At the end of this corridor was a series of old television screens, where your own image was shown on a delay. A custom built system streams the same visual signal with varying delays of one second, four seconds, nine seconds and so on. A distancing from yourself, seeing several versions becoming more and more distant. An experience of cognitive dissonance. 

The eight or more monitors create a display of multiple selves. In one screen you lock eyes with your past self, while in another you are waving your hands or chatting to a companion. The gradual decay or fading of the images on the monitors, points to the idea of finality. The disappearance of an individual identity as you pass away, experiencing many different perspectives simultaneously in these last moments.

Embodied data

With this piece we were given the space to experiment with expressing data through a sensory, embodied experience. An interactive performance to express data, as we move ever closer to forms of communication traditionally associated with the stage. 

The Surveillance
 

For several weeks we could watch in real time as visitors reacted to the exhibition. We were able to see how people react when their own image is placed into the frame, and how this affects their boundaries for personal exploration, play, and interpretation within a gallery space. The absence of information or instruction totally transformed the exhibition space into a more personal, present experience.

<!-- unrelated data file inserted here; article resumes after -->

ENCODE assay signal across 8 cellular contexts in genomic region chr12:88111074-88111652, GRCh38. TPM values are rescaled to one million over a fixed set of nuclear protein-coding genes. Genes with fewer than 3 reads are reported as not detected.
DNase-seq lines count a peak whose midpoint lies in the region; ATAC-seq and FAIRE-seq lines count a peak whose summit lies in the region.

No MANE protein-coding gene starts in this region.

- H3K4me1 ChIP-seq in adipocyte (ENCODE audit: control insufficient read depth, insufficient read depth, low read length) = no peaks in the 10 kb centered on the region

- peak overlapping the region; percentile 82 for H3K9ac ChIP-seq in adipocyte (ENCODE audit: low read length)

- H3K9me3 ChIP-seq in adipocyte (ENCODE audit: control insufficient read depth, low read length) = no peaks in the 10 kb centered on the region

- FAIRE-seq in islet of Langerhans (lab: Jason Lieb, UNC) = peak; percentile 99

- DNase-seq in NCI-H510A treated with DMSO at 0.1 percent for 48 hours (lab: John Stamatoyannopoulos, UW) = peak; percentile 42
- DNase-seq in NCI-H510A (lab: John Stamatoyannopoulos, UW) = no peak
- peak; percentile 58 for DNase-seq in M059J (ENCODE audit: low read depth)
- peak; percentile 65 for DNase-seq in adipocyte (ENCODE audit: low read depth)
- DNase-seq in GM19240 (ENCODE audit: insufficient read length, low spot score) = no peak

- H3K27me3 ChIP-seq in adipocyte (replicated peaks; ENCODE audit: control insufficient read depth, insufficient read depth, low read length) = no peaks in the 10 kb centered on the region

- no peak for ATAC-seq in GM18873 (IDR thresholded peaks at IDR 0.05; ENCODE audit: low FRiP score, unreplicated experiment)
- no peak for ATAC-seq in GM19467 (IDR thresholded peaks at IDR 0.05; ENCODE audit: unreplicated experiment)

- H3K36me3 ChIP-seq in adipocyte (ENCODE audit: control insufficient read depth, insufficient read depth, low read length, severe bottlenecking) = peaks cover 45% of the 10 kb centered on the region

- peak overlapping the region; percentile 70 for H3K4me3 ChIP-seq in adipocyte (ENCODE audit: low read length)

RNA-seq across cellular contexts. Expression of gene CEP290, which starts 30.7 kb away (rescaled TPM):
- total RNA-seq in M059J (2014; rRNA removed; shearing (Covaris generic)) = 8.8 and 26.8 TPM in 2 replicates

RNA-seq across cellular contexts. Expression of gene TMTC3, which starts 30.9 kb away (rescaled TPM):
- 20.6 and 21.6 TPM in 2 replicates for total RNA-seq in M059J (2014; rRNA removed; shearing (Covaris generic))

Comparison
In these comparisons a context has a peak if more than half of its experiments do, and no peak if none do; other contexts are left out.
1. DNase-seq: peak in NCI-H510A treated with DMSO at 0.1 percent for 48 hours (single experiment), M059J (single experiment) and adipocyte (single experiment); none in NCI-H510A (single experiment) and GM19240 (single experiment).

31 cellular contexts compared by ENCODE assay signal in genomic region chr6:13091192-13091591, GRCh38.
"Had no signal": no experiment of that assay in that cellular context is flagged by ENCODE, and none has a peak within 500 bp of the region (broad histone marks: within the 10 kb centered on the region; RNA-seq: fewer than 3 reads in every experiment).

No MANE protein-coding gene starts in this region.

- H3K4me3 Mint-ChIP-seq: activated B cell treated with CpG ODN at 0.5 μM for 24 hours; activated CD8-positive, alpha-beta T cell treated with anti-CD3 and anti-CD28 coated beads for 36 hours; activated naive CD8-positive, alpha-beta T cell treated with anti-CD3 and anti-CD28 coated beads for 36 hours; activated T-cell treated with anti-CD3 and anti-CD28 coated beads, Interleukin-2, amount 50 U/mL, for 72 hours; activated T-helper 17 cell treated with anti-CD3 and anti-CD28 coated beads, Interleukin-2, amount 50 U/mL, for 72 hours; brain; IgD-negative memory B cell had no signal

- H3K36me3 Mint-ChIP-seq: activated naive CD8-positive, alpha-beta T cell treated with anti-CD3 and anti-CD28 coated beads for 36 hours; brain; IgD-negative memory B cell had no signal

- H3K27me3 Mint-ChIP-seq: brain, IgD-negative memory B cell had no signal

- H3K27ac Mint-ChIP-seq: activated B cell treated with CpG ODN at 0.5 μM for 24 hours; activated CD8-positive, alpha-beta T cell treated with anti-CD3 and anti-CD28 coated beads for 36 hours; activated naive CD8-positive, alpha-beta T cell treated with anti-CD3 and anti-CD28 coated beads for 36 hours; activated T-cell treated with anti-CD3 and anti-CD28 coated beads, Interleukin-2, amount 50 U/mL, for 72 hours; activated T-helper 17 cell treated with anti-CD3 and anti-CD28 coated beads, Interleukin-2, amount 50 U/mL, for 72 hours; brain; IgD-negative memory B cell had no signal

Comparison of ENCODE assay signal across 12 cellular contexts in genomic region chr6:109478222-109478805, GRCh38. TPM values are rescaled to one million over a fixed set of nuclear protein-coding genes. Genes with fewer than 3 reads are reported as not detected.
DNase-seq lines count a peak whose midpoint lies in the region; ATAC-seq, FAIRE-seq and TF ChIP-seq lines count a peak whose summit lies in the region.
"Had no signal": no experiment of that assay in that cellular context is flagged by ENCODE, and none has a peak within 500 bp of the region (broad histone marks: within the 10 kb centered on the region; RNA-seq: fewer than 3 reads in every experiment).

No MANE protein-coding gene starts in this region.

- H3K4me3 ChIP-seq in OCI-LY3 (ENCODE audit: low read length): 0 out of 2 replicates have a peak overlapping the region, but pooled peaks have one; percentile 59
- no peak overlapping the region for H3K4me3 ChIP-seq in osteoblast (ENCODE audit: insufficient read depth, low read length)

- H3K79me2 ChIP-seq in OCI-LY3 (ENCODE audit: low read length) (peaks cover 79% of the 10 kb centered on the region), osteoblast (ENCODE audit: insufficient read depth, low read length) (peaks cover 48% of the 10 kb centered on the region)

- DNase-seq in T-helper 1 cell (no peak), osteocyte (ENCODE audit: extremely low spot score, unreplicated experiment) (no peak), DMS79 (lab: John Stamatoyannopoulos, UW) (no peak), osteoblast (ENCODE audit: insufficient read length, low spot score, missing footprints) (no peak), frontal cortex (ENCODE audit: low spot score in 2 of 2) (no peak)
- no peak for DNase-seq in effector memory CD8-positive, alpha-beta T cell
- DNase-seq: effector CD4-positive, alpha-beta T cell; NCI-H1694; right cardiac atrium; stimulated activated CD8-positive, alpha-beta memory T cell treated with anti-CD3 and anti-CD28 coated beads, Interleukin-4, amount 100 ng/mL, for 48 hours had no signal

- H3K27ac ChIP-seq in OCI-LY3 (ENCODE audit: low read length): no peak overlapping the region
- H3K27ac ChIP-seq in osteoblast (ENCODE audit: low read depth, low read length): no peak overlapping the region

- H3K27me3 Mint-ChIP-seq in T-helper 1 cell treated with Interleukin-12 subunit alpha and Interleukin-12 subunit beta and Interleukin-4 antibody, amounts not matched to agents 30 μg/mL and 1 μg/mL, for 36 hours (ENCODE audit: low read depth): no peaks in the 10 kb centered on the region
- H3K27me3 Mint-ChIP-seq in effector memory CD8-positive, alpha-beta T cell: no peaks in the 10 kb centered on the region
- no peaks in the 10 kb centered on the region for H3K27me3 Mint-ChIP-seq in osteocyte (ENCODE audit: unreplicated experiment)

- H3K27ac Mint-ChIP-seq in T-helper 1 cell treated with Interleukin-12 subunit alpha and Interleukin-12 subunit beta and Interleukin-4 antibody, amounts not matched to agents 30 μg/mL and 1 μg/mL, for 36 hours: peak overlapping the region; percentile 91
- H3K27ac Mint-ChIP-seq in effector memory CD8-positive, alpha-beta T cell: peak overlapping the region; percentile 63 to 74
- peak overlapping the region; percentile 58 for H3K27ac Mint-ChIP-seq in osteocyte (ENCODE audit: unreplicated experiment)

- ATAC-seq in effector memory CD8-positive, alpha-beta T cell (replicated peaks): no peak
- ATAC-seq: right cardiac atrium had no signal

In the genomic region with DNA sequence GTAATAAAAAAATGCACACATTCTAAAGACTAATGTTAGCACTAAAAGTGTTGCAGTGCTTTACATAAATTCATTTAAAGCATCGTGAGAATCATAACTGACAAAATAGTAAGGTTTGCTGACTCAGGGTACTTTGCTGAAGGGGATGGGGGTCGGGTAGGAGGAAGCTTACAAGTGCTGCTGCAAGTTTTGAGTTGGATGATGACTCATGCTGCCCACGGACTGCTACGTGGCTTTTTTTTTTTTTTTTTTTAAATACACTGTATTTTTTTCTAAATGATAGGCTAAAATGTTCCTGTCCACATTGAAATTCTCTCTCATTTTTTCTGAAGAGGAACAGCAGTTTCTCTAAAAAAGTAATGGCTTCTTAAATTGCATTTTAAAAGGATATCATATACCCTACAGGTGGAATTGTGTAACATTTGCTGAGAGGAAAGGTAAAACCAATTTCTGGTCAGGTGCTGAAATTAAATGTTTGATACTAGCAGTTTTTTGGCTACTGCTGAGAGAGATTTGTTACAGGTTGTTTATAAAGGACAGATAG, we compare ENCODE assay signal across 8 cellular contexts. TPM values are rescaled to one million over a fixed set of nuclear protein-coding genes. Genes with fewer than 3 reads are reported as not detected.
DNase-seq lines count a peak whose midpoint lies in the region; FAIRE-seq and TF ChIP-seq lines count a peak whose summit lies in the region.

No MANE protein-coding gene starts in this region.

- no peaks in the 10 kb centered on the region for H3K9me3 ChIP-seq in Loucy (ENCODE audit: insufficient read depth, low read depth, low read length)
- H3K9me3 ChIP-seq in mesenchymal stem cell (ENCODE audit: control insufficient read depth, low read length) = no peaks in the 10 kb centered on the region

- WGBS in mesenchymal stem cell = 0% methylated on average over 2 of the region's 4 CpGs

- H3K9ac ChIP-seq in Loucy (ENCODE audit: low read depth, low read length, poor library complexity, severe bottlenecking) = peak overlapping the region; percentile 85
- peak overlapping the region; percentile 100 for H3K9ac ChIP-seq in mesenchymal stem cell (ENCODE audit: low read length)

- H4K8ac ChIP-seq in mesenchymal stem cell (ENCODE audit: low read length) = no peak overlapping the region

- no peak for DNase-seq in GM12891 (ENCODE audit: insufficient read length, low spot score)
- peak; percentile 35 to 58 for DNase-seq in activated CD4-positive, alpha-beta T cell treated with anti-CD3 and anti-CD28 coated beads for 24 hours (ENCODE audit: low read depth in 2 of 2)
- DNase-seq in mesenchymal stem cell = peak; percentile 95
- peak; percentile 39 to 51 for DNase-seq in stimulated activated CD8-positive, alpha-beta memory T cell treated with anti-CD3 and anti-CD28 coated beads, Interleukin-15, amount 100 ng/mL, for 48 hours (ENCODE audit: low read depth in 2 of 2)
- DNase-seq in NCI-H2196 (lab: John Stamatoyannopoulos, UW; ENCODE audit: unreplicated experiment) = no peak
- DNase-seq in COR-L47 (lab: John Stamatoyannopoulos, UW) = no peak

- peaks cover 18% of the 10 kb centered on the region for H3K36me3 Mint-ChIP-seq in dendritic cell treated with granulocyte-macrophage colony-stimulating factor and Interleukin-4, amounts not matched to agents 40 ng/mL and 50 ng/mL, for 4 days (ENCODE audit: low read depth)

The show goes on...

This has opened a new space for us to explore more abstract, non-linear ways to express information, through sensory performance. When the audience becomes part of an installation, essentially embodying the information rather than reading it, or having something explained to them, it opens all sorts of doors for a deeper connection with data. It can even mean we learn and reach our own conclusions on realities that are out of our physical grasp. 

In our information society there is a huge disparity between the number of things we can know, and those which we can actually feel or experience. We can be certain of stars that exist millions of light years away, the existence of giant reptiles that once walked the Earth, or a rise in brain waves before death, but we will never actually live through these moments and come back to tell the tale. 

Through an exhibition that immerses the public in a performance of these factual truths, we see the potential for a whole new chapter in how we can connect with numbers. We are excited to further explore this approach, as we embrace the artistic disciplines of the performing arts.
 

Hyperdeath

In an exhibiton space I prefer to...

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References

- Xu, Gang, Temenuzhka Mihaylova, Duan Li, et al. 2023. "Surge of Neurophysiological Coupling and Connectivity of Gamma Oscillations in the Dying Human Brain." Edited by Giulio Tononi. PNAS 120 (19): e2216268120. https://www.pnas.org/doi/10.1073/pnas.2216268120 

- March, David. "Lucid Dying: Patients Recall Death Experiences During CPR." Neuroscience News, November 6, 2022. https://neurosciencenews.com/lucid-dying-cpr-21785/